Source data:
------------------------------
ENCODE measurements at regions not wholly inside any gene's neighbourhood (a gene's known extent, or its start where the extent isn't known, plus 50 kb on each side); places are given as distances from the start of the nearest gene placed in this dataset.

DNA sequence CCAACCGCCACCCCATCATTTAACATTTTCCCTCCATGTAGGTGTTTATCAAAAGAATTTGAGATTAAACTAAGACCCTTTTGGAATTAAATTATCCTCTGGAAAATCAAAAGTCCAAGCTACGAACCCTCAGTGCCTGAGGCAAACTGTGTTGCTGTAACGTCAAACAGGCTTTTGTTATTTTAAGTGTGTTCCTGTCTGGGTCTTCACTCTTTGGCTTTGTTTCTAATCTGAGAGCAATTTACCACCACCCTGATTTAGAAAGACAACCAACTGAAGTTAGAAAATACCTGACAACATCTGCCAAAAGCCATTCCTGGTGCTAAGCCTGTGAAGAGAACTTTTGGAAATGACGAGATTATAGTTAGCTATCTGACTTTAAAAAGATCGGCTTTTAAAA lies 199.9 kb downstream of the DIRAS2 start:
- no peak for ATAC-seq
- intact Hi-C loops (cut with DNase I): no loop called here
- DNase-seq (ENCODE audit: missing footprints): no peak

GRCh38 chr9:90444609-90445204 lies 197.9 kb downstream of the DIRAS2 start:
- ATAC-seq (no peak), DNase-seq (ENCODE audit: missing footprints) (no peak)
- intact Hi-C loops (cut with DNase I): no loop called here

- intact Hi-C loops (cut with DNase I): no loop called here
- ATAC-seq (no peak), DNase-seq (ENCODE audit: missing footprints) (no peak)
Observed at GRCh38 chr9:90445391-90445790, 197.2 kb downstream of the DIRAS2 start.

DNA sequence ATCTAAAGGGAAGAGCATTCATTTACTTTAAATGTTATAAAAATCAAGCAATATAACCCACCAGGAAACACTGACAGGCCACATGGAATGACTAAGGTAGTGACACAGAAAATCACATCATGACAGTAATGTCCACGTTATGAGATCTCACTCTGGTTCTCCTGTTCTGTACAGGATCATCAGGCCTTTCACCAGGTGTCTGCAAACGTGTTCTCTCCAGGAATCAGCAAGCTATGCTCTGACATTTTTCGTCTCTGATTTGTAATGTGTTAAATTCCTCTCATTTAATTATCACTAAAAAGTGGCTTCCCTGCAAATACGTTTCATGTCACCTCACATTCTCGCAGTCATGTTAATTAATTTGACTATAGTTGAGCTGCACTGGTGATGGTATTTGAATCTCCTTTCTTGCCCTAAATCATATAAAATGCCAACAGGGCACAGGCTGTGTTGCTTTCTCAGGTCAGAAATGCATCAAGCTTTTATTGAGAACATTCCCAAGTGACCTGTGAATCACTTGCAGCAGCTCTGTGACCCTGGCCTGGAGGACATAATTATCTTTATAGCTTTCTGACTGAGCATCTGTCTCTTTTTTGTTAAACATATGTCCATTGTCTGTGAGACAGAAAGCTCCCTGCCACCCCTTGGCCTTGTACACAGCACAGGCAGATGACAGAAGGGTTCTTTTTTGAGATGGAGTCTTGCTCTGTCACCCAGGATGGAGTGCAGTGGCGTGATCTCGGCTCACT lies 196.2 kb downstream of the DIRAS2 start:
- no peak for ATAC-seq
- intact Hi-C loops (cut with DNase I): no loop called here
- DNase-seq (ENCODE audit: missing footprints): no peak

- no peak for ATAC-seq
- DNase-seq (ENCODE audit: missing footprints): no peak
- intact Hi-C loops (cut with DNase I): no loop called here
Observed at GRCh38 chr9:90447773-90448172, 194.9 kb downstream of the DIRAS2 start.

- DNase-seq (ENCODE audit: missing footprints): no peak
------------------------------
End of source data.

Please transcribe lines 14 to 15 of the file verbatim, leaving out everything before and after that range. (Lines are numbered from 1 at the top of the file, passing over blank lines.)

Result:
- intact Hi-C loops (cut with DNase I): no loop called here
- DNase-seq (ENCODE audit: missing footprints): no peak